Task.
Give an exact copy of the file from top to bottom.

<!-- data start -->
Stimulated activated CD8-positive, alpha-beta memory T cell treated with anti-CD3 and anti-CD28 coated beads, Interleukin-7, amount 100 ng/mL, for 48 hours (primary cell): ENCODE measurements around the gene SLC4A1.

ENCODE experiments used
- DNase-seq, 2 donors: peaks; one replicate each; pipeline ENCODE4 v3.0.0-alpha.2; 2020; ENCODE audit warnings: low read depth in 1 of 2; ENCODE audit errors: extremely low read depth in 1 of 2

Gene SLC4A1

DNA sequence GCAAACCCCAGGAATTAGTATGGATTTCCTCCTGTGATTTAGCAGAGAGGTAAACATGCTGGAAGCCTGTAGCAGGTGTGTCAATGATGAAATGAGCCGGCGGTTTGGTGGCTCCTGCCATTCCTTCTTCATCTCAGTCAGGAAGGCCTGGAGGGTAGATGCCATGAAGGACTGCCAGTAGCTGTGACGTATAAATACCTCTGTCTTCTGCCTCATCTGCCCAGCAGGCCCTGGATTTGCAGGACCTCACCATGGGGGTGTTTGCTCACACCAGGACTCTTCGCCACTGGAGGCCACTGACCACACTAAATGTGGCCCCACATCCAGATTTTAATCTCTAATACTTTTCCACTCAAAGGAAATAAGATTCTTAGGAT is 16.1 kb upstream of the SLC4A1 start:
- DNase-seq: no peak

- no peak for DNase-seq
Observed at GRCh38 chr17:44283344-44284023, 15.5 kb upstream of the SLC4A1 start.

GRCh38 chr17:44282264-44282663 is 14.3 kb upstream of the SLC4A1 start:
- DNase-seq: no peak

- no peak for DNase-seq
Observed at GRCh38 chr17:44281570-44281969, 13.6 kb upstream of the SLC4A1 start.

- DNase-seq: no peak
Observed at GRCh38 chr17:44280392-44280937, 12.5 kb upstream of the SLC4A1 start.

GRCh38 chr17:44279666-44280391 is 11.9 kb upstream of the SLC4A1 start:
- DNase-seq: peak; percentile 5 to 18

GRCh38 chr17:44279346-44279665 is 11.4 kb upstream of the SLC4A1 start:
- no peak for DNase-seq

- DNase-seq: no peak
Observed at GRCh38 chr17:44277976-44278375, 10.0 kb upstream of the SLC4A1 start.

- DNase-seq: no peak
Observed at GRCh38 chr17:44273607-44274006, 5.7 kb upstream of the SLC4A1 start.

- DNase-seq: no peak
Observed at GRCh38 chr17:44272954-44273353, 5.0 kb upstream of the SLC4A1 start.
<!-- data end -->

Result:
Stimulated activated CD8-positive, alpha-beta memory T cell treated with anti-CD3 and anti-CD28 coated beads, Interleukin-7, amount 100 ng/mL, for 48 hours (primary cell): ENCODE measurements around the gene SLC4A1.

ENCODE experiments used
- DNase-seq, 2 donors: peaks; one replicate each; pipeline ENCODE4 v3.0.0-alpha.2; 2020; ENCODE audit warnings: low read depth in 1 of 2; ENCODE audit errors: extremely low read depth in 1 of 2

Gene SLC4A1

DNA sequence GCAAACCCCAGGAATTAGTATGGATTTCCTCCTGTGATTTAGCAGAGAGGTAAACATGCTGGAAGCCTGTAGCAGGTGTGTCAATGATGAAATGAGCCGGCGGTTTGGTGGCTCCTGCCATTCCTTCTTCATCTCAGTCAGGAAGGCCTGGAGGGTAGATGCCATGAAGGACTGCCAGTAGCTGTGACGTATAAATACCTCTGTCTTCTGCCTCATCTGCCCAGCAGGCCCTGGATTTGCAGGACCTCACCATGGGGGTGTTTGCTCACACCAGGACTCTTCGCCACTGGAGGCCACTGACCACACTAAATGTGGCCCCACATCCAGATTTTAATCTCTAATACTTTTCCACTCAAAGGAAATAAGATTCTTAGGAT is 16.1 kb upstream of the SLC4A1 start:
- DNase-seq: no peak

- no peak for DNase-seq
Observed at GRCh38 chr17:44283344-44284023, 15.5 kb upstream of the SLC4A1 start.

GRCh38 chr17:44282264-44282663 is 14.3 kb upstream of the SLC4A1 start:
- DNase-seq: no peak

- no peak for DNase-seq
Observed at GRCh38 chr17:44281570-44281969, 13.6 kb upstream of the SLC4A1 start.

- DNase-seq: no peak
Observed at GRCh38 chr17:44280392-44280937, 12.5 kb upstream of the SLC4A1 start.

GRCh38 chr17:44279666-44280391 is 11.9 kb upstream of the SLC4A1 start:
- DNase-seq: peak; percentile 5 to 18

GRCh38 chr17:44279346-44279665 is 11.4 kb upstream of the SLC4A1 start:
- no peak for DNase-seq

- DNase-seq: no peak
Observed at GRCh38 chr17:44277976-44278375, 10.0 kb upstream of the SLC4A1 start.

- DNase-seq: no peak
Observed at GRCh38 chr17:44273607-44274006, 5.7 kb upstream of the SLC4A1 start.

- DNase-seq: no peak
Observed at GRCh38 chr17:44272954-44273353, 5.0 kb upstream of the SLC4A1 start.